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Writing copy that gets consumers excited: case study

When you have a product that some people find boring, spice up your ad copy like this office supply company has, and get consumers excited about anything you put in front of them. This case study will get you inspired!



Office supplies and ad copy

If you have seen an episode of “The Office,” you know that paper products and office supplies can be anything but exciting. In fact, the business is so boring that the comedy revolves around the poor management of an under-enthusiastic company in a dying industry.

But what if you gave a company $6 million and unlimited creativity to make the irrelevant interesting? Think you can’t be sold sticky notes or pens or get excited about a pad of paper or a dry erase board? Think again.

Enter which has brought together a team of creatives that serves as an insanely useful and shining example of how to make any ad copy creative – even on something that most people find mundane.

Let’s compare some descriptions

Read through this list and you will find inspiration to go revamp your web copy, flyers, print ads, social media profiles and everything else – clever copy is hard to execute, but has got it goin’ on!

Sticky notes:

  • “Ideal for temporarily marking pages in books and reference materials.” –
  • “Adhesive backing makes notes defy gravity, as if by magic.” –

Ballpoint pens:

  • “New boldly colored metal barrels in trendy colors. Fun, boldly colored metal barrels. Traditional nonslip grip. Stainless steel pocket grip.” –
  • “Plastic’s so passé. Turn things up to 11 with this metal pen. Solid brass barrel, feels oh-so-money in your hands. Swiss ink, ’cause they know what they’re doing. Medium tip writes like a dream.” –

Small notebook:

  • “With its subtle swirl design, this spiral notebook adds a touch of style to your everyday note taking. The plastic front and back cover and double-coil binding provide durability, while the inside pocket helps keep small notes in one place.” –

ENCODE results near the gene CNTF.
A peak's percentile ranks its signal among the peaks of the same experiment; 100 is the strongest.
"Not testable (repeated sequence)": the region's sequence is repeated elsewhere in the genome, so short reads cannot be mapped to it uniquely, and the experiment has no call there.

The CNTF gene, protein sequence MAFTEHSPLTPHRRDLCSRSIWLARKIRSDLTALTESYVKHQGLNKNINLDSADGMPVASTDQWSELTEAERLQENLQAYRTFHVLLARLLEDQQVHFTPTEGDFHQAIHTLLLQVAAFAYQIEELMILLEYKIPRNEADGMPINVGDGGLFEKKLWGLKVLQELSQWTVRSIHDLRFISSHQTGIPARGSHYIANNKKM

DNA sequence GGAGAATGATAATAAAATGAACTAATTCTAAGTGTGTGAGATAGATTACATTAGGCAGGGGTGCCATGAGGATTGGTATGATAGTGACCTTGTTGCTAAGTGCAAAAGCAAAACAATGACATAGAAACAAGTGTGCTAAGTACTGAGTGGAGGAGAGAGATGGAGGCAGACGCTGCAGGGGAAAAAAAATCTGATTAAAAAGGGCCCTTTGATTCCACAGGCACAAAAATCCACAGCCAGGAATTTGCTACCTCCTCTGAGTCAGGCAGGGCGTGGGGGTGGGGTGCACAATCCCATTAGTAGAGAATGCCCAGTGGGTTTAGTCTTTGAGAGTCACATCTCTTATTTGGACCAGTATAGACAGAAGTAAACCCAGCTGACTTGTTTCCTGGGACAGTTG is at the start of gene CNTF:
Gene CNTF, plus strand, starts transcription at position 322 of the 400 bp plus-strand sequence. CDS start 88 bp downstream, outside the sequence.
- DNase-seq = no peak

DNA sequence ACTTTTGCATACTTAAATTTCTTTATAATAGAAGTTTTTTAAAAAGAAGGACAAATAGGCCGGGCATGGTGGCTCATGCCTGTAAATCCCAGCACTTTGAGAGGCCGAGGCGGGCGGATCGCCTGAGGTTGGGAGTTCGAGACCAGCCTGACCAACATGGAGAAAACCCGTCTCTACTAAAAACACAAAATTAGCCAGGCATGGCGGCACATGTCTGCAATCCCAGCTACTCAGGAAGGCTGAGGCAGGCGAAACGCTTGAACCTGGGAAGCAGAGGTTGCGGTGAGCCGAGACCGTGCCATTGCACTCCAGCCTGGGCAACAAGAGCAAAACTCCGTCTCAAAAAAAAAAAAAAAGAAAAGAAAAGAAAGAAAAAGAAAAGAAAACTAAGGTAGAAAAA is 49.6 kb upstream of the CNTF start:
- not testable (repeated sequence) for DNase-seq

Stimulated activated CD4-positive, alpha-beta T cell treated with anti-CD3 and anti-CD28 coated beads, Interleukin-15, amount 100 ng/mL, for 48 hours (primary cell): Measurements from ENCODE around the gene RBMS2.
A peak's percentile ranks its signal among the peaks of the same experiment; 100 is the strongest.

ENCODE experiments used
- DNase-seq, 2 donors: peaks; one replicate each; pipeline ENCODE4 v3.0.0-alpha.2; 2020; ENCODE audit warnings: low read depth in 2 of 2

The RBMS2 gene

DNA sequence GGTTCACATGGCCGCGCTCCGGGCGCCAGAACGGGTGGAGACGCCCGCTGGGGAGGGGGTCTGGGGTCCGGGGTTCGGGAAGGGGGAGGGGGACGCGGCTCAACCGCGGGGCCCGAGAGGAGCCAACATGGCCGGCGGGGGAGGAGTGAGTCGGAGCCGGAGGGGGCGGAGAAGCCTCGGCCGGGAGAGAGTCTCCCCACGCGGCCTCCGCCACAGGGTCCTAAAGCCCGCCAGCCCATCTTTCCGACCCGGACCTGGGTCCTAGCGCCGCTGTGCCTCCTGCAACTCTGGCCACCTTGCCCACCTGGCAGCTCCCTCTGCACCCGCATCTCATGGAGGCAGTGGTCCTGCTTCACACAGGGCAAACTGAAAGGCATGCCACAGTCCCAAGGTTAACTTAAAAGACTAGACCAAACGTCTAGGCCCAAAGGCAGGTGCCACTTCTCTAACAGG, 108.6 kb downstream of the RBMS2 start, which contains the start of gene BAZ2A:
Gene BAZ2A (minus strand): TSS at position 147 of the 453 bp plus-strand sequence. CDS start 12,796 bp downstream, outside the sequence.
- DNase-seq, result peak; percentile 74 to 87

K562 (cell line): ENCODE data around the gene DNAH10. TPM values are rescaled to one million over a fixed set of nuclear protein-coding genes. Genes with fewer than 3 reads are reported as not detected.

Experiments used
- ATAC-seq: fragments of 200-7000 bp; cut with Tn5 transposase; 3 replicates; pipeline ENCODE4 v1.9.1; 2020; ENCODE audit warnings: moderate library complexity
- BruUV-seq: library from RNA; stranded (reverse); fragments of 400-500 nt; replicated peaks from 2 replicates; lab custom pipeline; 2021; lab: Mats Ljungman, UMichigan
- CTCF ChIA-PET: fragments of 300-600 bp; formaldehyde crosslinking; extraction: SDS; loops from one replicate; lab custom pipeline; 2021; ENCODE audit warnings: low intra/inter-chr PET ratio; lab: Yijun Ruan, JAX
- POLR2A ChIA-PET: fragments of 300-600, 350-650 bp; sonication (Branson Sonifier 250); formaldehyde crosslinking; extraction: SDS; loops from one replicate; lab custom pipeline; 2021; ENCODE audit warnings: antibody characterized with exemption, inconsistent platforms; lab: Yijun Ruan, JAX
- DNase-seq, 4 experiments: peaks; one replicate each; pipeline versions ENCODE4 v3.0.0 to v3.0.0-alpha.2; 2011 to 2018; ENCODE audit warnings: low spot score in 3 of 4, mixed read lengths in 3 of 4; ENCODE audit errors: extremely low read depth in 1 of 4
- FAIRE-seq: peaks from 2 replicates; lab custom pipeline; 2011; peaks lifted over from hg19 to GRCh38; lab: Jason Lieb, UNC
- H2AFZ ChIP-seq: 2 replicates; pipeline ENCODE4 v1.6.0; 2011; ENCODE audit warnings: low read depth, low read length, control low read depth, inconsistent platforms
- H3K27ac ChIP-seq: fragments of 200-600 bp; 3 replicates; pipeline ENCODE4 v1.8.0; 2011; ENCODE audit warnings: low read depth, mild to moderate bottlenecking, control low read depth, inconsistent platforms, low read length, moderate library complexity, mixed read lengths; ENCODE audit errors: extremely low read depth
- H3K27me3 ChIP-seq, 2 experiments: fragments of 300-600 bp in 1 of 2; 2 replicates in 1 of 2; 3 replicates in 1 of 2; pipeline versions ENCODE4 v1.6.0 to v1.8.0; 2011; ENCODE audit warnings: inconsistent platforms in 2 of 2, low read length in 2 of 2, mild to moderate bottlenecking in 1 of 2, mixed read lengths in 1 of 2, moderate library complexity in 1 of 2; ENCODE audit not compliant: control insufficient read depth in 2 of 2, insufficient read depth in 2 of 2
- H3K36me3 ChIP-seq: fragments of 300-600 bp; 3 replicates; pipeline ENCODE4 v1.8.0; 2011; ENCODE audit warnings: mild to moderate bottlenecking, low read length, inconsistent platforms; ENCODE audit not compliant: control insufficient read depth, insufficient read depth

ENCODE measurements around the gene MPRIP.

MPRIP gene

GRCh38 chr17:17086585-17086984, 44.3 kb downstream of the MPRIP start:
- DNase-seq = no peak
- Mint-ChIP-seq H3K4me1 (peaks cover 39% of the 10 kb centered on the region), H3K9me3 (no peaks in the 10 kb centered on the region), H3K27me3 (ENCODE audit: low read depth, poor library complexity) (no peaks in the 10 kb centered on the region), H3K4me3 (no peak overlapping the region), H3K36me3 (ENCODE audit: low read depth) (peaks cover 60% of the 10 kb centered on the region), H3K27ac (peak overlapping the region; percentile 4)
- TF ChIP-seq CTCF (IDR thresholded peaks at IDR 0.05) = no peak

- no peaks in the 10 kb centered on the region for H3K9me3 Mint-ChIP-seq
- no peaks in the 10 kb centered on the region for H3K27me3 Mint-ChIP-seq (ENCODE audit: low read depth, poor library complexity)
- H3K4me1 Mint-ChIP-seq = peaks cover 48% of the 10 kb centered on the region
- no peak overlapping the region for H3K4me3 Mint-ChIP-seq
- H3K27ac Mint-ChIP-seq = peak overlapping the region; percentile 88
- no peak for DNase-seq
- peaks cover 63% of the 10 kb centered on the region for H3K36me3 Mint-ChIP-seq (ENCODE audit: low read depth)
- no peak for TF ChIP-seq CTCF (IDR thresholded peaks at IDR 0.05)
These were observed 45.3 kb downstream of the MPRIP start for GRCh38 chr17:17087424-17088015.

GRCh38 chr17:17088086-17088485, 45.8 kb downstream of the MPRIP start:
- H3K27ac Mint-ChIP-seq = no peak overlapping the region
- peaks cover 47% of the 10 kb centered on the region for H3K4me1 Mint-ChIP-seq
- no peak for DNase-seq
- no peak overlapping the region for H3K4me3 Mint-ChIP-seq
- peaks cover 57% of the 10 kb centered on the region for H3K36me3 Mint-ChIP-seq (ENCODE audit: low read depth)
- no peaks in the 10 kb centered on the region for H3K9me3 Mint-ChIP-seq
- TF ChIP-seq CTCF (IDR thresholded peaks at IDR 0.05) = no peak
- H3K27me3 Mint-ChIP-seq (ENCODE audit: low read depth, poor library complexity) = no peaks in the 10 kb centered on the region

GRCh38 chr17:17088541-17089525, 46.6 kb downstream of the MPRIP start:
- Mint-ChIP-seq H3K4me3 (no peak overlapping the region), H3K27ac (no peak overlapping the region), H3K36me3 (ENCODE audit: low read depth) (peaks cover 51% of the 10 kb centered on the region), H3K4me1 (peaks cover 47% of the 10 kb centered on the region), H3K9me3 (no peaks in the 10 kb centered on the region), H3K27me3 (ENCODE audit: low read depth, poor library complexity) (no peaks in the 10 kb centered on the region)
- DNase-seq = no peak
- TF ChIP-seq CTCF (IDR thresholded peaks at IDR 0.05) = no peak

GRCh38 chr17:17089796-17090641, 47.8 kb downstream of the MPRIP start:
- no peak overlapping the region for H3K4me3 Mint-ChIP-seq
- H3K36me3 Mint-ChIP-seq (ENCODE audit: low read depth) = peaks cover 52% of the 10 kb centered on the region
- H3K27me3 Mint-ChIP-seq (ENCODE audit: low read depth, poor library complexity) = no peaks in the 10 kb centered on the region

• “It’s irresistible. Francisco in Accounting eyed you at the water cooler chatting with Jenny while clutching your white notebook. If it goes missing, you know whose desk to check.” –

Dry erase markers:

  • “Low-odor formula. Chisel tips write narrow or broad lines. AP-certified non-toxic. Black ink” –
  • “Wipes off easily when you write something dumb on a dry-erase board, but stays put when you write something brilliant. One each of red, blue, purple, and black.” –


  • “Sturdy, attractive and modern.” –
  • “Lines so sleek, design so awesome, colors so vibrant you may find yourself making up excuses to measure everything.” –

Laptop bag:

  • “Lightweight case helps to protect your laptop.” –
  • “I look like a Madison Avenue accessory, but I’m really just a well-made, well-priced, expertly designed laptop bag with dreamy pockets. You’ll want one in every color.” –

What this means for your business

What is there really to say about office supplies? Here’s a thingy for tape, it sits on your flat desk. There’s a pen, you’ve seen a million of them. No, poppin has figured out the magic ingredients to getting people excited about buying a dang pen.

As a professional, you may have a product that anyone outside of your office finds to be boring, but if’s magic can rub off on you, people might just share your enthusiasm for your product!

About Poppin:
“Poppin, Inc is an innovative office products company defined by an exceptional customer experience and beautiful product designs. It is privately held and financed by J. Christopher Burch, Shasta Ventures, First Round Capital and a group of angel investors. Poppin intends to become the first company that makes buying, using, looking at, and thinking about office products an extraordinary experience.

Founded in September 2009, Poppin’s mission is to provide both individuals and businesses with the tools they need to be happy at work. Poppin promises eye poppin products, jaw droppin prices and mind bogglin service to create an extraordinary customer experience. The company launched their E-commerce site in Beta ( in June 2011. Poppin plans to have an official brand and website launch in Summer 2012.”

Lani is the Chief Operating Officer at The American Genius - she has co-authored a book, co-founded BASHH and Austin Digital Jobs, and is a seasoned business writer and editorialist with a penchant for the irreverent.

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  1. Steven Konefsky